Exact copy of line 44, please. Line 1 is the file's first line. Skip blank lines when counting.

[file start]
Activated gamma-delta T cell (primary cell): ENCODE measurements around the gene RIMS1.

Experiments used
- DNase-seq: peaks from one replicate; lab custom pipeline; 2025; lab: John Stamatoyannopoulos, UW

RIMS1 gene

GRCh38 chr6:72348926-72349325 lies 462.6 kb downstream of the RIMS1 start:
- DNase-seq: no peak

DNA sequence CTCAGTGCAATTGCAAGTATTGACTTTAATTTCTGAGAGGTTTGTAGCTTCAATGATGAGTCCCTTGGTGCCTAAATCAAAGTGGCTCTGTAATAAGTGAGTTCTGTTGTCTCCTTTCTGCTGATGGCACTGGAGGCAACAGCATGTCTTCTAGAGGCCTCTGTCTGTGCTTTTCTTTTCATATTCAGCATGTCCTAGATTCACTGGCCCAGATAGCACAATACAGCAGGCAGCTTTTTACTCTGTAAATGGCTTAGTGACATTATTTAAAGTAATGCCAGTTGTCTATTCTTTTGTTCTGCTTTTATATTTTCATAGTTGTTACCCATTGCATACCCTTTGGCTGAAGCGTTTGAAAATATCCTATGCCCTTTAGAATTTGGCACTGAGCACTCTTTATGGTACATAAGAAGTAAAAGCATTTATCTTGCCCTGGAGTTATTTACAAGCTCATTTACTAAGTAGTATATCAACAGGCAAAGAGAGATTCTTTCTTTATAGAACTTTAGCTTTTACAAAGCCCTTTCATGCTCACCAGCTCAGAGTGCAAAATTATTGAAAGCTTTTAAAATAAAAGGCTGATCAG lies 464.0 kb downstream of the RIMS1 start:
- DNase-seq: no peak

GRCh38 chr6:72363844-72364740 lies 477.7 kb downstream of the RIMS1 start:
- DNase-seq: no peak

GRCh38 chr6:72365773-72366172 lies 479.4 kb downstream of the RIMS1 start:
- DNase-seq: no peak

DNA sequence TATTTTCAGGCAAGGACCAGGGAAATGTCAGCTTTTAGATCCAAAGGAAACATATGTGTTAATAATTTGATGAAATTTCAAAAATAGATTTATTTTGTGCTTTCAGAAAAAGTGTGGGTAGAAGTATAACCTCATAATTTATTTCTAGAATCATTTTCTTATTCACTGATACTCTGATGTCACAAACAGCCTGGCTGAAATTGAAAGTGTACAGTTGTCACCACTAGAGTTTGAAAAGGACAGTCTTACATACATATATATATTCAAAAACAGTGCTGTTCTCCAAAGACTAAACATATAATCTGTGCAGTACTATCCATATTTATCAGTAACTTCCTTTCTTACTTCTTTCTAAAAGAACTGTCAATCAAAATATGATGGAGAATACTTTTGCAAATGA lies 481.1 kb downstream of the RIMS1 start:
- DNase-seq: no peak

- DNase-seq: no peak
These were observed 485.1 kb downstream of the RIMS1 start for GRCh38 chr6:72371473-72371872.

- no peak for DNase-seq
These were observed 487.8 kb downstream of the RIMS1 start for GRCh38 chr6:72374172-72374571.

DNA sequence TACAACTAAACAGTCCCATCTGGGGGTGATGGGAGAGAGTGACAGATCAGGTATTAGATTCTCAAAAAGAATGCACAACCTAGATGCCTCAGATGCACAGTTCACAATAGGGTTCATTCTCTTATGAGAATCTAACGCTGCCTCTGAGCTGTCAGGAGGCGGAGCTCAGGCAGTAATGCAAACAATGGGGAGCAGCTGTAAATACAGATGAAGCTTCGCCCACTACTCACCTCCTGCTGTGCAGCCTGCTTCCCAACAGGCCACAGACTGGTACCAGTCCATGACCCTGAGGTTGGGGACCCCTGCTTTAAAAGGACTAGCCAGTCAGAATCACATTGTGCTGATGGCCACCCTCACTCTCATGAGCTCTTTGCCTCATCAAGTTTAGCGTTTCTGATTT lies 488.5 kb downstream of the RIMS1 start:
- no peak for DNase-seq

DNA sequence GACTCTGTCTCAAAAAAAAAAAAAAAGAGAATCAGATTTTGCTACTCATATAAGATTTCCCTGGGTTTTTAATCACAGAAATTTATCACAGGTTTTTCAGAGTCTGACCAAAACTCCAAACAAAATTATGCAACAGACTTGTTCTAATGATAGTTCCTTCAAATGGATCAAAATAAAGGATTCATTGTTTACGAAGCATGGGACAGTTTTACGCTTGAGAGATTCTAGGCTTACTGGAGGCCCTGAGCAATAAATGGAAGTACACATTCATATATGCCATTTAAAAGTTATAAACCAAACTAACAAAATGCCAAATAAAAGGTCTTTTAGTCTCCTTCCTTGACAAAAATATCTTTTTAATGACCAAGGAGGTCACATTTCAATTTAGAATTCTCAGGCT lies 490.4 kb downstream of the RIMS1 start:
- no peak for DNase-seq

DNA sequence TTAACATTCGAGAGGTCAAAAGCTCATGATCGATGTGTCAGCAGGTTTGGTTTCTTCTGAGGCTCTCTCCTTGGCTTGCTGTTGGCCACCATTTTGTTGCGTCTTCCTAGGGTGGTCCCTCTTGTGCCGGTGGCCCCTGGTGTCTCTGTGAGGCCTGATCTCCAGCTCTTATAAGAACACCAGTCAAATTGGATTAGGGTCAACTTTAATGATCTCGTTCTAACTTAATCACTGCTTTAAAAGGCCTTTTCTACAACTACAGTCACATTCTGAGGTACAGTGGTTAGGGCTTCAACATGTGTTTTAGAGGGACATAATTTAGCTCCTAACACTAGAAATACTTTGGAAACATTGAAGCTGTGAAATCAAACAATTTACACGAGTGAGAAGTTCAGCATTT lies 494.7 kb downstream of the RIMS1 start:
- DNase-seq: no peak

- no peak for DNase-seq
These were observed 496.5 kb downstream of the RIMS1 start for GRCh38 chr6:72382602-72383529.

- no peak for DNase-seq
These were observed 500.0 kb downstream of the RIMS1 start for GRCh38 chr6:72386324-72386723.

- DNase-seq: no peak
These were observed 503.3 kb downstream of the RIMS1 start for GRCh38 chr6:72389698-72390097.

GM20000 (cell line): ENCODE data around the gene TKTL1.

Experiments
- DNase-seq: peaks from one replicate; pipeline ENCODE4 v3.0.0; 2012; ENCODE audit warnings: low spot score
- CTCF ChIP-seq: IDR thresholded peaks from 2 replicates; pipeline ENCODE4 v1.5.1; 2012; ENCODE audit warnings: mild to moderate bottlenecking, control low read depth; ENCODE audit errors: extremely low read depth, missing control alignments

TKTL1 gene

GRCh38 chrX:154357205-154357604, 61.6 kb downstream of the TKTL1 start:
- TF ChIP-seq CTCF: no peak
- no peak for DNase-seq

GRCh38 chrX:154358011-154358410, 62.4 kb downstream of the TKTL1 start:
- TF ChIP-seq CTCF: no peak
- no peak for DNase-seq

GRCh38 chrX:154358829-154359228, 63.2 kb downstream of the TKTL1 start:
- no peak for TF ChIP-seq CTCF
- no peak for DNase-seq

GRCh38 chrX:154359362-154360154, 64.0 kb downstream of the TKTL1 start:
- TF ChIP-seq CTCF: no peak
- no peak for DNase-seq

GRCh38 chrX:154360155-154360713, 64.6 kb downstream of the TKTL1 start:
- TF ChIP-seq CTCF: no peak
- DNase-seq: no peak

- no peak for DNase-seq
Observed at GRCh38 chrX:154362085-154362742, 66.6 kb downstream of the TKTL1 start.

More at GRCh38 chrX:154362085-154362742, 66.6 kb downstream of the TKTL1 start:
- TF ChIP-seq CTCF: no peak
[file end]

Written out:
- no peak for DNase-seq